Articles Posted in DV Lottery

Welcome back to the Immigration Lawyer Blog, where we discuss all things immigration. In this video, attorney Jacob Sapochnick shares a new update from the Department of State that was recently provided to the American Immigration Lawyers Association (AILA) Liaison Committee regarding the movement of family sponsored categories on the Visa Bulletin. This information was not previously shared on the “Chats with Charlie,” monthly broadcast with Charlie Oppenheim, the Chief of the Immigrant Visa Control and Reporting Division at the Department of State. Additionally, we share new updates regarding employment-based sponsorship, the current retrogressions in the EB-3 category, as well as Diversity Visa lottery updates following recent developments in the judicial system.

Want to know more? Just keep on watching!


Overview


What’s the latest news with respect to immigrant visa numbers?

U.S. immigration laws limit the number of immigrants that can be admitted to the United States each year. The annual numerical immigrant visa limits are based on complex formulas and are subdivided among several preference categories and country “caps.” To illustrate, the annual limit for family-sponsored petitions is 480,000, which includes visas for immediate relatives, while 140,000 visas are allocated for employment-based immigrants. Unused family preference visas from the preceding years are added to employment-based visa numbers to maximize number use.

We have learned that employment-based visa numbers for fiscal year 2022 are expected to be 290,000 – an all-time high. As of today, the pending demand experienced by both the State Department and USCIS in the employment third preference category, for applicants born in India and China, will already exceed the amount of numbers that are available to applicants from those countries throughout fiscal year 2022 in the third preference category. In comparison, in fiscal year 2021, only 9,000 employment-based visas in the third preference category went unused. In fiscal year 2022, there may be close to 85,000 unused employment-based immigrant visas.

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Welcome back to the Immigration Lawyer Blog, where we discuss all things immigration. In this video, attorney Jacob Sapochnick discusses the dilemma that Diversity Visa applicants are currently facing. What will happen to those who won the diversity visa lottery but are unable to apply for an immigrant visa because of the new proclamation? We answer your questions here and provide other helpful immigration tips. Stay tuned for more information on this topic.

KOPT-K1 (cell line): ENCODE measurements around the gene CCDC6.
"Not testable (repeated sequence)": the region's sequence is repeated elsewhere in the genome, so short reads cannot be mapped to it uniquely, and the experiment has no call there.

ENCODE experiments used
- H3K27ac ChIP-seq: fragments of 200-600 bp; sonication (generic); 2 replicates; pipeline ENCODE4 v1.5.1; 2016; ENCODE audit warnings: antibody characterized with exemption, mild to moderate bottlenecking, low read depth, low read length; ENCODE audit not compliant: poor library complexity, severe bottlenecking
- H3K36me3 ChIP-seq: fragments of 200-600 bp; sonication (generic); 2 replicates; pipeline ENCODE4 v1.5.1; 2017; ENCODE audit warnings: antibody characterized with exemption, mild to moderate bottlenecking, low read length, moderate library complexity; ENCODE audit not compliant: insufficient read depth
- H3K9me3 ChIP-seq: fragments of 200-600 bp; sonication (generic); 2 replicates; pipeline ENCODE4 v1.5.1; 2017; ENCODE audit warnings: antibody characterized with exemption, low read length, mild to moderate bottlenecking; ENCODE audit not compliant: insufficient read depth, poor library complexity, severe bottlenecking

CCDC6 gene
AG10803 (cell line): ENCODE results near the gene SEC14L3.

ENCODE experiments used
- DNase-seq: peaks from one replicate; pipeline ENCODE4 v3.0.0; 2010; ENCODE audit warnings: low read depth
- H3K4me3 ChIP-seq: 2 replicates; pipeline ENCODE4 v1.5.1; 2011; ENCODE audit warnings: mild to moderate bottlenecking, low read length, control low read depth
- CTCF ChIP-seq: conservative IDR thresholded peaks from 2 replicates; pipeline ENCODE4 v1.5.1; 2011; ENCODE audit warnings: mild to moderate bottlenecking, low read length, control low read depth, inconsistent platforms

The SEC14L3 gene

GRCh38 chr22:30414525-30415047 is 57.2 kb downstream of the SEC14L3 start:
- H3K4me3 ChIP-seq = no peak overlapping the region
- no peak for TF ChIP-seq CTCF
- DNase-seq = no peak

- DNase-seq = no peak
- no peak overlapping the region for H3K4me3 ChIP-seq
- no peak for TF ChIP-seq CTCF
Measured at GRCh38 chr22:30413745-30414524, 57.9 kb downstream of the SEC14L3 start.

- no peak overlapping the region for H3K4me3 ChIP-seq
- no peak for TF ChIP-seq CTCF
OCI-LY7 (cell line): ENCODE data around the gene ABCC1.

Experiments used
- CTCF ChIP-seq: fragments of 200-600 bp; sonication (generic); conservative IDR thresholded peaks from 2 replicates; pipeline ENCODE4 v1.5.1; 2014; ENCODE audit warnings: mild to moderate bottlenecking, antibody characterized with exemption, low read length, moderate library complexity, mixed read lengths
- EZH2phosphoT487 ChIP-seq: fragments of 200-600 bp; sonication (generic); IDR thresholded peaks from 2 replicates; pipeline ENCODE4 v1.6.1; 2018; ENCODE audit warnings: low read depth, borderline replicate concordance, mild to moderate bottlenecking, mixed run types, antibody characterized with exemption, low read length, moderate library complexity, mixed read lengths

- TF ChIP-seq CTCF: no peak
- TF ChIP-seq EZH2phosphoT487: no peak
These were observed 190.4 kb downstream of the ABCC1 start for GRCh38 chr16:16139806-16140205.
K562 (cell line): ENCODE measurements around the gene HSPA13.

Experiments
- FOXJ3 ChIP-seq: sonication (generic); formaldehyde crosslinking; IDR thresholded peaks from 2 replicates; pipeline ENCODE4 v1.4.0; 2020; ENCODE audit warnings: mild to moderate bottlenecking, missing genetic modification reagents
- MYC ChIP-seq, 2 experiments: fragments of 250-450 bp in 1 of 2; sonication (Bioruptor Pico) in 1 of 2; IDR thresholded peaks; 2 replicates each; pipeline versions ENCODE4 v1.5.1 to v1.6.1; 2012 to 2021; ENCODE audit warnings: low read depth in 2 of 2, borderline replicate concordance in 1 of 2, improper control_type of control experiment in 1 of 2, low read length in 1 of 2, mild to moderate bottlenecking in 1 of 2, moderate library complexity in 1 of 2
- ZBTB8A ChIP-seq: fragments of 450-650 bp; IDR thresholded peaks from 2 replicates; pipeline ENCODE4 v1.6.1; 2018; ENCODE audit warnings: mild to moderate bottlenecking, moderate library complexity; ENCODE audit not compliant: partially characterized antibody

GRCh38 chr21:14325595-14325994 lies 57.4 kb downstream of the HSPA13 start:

Overview


As many of you know the executive order, “Proclamation Suspending Entry of Aliens Who Present a Risk to the U.S. Labor Market Following the Coronavirus Outbreak,” signed by the President on June 22nd suspends the entry of certain H, J, and L non-immigrants until December 31, 2020 and also extends the previous presidential proclamation signed on April 22nd which barred DV lottery winners from applying for an immigrant visa. Those affected by the April order include diversity visa applicants selected in the DV lottery, who are outside the United States as of the date of the proclamation, and otherwise have no immigrant visa or official travel document allowing them to enter the United States.


Q: What is the impact of this proclamation on DV lottery winners outside the country?

Unfortunately, this proclamation has devastating consequences on DV lottery winners currently residing outside the country. The order could potentially eliminate the possibility of applying for a visa based on diversity visa lottery selection, because DV applicants must be approved for a visa before the September 30, 2020 deadline.


Q. Is there any relief for DV lottery winners?

Lawsuits

Potentially. On April 27th a class action lawsuit by multiple plaintiffs was filed President Donald Trump, DHS, Acting DHS Secretary Chad Wolf, DOS, and DOS Secretary Michael Pompeo, in the U.S. District Court for the District of Columbia challenging the April 22nd  Presidential Proclamation arguing that the proclamation interferes with family reunification, violates the INA, the Administrative Procedure Act (APA), and the Fifth Amendment’s Due Process Clause.

The plaintiffs in the lawsuit asked for a preliminary and permanent injunction (a court order) to block the government from implementing or enforcing the Proclamation on those impacted the April 22nd proclamation including FY 2020 diversity visa lottery winners.

Unfortunately, on May 18, 2020, the district court denied the Temporary Restraining order, which means the government can continue to enforce the April 22nd proclamation until further notice.

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